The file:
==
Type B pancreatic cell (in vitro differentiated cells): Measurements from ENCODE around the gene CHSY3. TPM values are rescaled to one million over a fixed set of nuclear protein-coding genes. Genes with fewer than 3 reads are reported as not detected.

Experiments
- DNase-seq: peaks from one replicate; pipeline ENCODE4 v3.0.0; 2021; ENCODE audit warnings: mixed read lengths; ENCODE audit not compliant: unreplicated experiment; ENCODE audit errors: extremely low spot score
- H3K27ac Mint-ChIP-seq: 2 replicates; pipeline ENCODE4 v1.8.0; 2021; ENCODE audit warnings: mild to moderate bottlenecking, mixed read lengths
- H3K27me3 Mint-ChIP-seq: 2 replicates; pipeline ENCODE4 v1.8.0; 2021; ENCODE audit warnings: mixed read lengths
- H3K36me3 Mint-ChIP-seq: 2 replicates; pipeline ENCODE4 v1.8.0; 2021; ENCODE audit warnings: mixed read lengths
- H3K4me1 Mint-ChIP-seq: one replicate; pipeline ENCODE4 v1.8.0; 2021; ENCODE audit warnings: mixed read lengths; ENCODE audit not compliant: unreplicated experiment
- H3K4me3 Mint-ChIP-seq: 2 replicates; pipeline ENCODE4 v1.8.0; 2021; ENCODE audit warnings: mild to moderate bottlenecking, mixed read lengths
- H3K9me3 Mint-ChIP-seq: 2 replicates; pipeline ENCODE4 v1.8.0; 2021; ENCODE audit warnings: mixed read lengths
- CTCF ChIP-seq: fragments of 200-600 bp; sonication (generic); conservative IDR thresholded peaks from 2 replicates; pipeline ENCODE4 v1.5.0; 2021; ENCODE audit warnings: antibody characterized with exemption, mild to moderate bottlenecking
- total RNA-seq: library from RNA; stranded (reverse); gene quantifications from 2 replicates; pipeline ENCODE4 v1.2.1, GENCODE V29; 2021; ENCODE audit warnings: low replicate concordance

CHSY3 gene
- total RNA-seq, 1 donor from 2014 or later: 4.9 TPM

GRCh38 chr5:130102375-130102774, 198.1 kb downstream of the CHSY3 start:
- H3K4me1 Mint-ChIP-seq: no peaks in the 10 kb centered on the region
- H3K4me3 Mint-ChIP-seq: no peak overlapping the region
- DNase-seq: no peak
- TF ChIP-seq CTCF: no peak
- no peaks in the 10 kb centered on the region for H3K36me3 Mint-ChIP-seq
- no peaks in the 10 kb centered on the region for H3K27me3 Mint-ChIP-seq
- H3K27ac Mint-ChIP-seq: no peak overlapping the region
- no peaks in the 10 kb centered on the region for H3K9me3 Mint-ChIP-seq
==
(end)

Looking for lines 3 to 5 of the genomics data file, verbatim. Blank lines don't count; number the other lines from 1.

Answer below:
- DNase-seq: peaks from one replicate; pipeline ENCODE4 v3.0.0; 2021; ENCODE audit warnings: mixed read lengths; ENCODE audit not compliant: unreplicated experiment; ENCODE audit errors: extremely low spot score
- H3K27ac Mint-ChIP-seq: 2 replicates; pipeline ENCODE4 v1.8.0; 2021; ENCODE audit warnings: mild to moderate bottlenecking, mixed read lengths
- H3K27me3 Mint-ChIP-seq: 2 replicates; pipeline ENCODE4 v1.8.0; 2021; ENCODE audit warnings: mixed read lengths